Saturday, August 25, 2012

Everybody wants to be an iPhone

Yesterday, a jury in San Jose handed down the mother of all lawsuit decisions: it found in favor of Apple over Samsung on a number of copyright/patent infringement claims and awarded Apple $1 billion in damages. And there's a possibility that the damages could even be trebled to $3 billion, along with a massive recall of various Samsung phones that use the features developed by Apple.

There's been a lot of back and forth between the two--Apple and Samsung--for quite a while now. But the unique and innovative design of the iPhone was clearly copied by Samsung, with regard to the look and feel of the iPhone and with regard to the operating system. The iPhone's operating system is a proprietary one, while Samsung jumped into Android as a platform for its offerings, modeling the open source system with features clearly intended--once again--to mimic the iPhone. As the Economist notes, Steve Jobs was particularly enraged by this:
Before his death last year, Apple’s co-founder, Steve Jobs, told his biographer Walter Isaacson that he believed Android had stolen important features from Apple’s iOS operating system and said he would wage “thermonuclear war” on it.
Apple has carried the torch forward with this victory in court. But Samsung has vowed to fight on, arguing that the things Apple claimed to have patented were in reality ideas already in the general market, concepts other companies had developed first, or ones Apple had even stolen. Needless to say, the jury was unmoved by these arguments, mostly because Apple does indeed own the patents and copyrights in question.

Samsung's argument really came down to this: "but people want the things we are making, therefore we should get to make them." And there are many people in the tech world on Samsung's side here. The past market dominance of Microsoft and now of Apple in popular consumer products is and always has been a kind of economic tyranny in the minds of many.

But here's the thing: it is the strict enforcement of greatly expanded property rights that powers capitalism and is therefore responsible for wide-scale wealth creation. It's the whole "reap the benefits of your own hard work" rubric. From the Netherlands in the sixteenth century to England in the seventeenth, on into the United States in the nineteenth, it's the expansion and enforcement of property rights--equitably--that helped drive economic growth. It's this background that creates incentives for innovation, for investment, and for risk.

Sure, Microsoft was a semi-monopoly for a while. Such is currently the case for Apple. But like it or not, both companies rose to the top on the backs of their own of vision and innovation. Their leaders were ruthless, to be sure, but that's just another part of the puzzle. Google--for all the applause it receives from the same people who hate Microsoft and/or Apple--really is no different, in this respect.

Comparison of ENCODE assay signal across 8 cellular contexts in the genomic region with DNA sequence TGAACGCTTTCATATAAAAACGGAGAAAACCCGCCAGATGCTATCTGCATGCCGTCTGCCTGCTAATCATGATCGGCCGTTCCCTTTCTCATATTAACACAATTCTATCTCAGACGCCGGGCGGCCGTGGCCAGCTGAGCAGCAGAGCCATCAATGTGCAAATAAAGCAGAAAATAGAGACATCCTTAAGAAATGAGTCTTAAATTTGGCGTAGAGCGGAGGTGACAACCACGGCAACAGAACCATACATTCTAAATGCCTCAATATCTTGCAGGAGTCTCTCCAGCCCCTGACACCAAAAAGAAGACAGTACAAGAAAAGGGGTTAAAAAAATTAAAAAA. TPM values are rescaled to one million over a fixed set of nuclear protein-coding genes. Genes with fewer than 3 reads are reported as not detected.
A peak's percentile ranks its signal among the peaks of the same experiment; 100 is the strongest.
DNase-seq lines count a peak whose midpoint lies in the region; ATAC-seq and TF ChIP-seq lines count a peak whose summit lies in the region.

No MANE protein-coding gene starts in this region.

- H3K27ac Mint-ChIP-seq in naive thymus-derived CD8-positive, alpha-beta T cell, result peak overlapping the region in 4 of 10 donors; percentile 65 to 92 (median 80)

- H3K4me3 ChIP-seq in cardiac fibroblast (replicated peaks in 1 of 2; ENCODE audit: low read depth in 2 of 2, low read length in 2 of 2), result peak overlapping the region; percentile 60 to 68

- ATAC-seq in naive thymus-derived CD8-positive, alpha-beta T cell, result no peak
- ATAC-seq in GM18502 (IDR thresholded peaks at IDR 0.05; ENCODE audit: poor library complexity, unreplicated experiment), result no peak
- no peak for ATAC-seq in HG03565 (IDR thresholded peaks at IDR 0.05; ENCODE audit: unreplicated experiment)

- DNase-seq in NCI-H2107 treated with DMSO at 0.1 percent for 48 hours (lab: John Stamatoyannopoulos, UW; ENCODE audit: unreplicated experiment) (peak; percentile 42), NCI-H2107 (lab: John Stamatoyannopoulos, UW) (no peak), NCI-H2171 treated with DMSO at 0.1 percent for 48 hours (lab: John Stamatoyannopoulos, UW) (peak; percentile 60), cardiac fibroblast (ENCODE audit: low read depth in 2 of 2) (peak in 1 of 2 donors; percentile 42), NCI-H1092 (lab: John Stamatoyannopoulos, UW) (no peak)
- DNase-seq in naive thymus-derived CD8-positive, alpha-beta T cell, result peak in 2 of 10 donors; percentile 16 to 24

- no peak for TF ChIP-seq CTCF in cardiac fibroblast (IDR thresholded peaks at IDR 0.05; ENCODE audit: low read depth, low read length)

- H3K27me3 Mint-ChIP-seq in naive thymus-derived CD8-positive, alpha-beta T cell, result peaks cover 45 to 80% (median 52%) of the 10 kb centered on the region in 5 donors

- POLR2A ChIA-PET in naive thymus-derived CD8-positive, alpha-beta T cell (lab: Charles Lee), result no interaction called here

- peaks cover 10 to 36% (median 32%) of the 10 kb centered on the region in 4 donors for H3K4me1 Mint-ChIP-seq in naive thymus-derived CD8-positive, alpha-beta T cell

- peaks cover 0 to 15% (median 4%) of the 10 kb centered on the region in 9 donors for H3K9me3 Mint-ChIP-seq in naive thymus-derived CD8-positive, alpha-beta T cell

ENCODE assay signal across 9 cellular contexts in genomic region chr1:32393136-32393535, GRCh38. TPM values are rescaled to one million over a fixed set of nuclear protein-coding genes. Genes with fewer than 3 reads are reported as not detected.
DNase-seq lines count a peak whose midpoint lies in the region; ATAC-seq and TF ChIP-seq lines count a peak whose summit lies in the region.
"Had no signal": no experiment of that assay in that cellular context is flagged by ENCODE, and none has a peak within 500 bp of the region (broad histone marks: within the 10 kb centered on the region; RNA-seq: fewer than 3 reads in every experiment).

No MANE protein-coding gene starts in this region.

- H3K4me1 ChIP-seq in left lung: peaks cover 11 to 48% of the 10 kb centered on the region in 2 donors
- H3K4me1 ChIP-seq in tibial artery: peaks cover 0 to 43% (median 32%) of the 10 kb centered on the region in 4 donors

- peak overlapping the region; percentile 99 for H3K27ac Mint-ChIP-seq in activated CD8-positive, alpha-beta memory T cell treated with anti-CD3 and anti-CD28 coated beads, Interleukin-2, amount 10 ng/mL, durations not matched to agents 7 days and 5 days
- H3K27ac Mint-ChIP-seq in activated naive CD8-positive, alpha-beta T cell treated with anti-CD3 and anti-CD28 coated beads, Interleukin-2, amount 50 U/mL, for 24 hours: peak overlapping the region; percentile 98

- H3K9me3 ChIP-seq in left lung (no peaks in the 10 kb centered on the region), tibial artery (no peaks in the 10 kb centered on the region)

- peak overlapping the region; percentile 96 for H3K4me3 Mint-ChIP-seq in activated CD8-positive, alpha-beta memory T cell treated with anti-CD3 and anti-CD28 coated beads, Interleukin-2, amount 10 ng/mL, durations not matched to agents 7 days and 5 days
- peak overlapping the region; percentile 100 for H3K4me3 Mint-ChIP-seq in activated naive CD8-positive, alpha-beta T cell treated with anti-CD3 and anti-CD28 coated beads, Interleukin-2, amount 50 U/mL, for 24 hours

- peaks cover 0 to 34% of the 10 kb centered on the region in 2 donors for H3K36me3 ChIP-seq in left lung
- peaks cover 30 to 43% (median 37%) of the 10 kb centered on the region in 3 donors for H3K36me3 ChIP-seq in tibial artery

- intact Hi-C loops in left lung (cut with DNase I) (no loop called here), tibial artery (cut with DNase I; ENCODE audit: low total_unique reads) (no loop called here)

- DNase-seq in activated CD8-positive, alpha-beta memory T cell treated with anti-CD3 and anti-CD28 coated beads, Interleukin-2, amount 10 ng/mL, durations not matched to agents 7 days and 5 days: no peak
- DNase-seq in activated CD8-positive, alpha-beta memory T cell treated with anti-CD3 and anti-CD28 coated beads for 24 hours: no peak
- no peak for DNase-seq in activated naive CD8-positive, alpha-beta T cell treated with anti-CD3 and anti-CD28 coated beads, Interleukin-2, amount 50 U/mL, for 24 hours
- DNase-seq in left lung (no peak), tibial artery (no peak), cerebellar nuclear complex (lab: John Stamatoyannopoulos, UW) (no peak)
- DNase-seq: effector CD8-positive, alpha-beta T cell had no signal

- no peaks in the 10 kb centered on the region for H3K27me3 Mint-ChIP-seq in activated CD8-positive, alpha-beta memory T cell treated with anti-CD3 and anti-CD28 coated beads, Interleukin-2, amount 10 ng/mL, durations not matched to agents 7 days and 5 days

In the case of smartphones, Samsung tried to take some shortcuts. Some of them worked, but some didn't. Apple had every right to go after Samsung. Indeed, it owed its shareholders a full attempt at protecting its innovations (full disclosure: I am an Apple shareholder). And it owes its shareholders more: Apple needs to do whatever it takes--legally--to beat back the competition for as long as it can (something the President doesn't seem to understand, with regard to the country as a whole). Because that's the way things work, that the way the economy functions. As Ricky Roma put it in Glengarry Glen Ross:
You filed it, that puts me over the top; you owe me a car. I don't wanna hear any shit, John, and I don't give a shit. Lingk puts me over the top. You filed it, it went downtown, now you owe me the car. You see, because this is how we keep score, bubie.
Samsung may not like it. Google may not like it. But Apple earned it. Apple took the risks and now gets to keep reaping the rewards, 'til someone else comes along to knock them down.

Cheers, all.

1 comment:

  1. That's also the basis of the whole patent system. Patents were introduced so people would share knowledge that would advance general public knowledge and allow for further improvements and understanding. No patents means no sharing. Everything becomes trade secret etc. Of, course, in case of smart phones Samsung might have liked that becasue then there is the option to reverse engineer the sompetitor's product, but in many other fields it wouldn't be like that.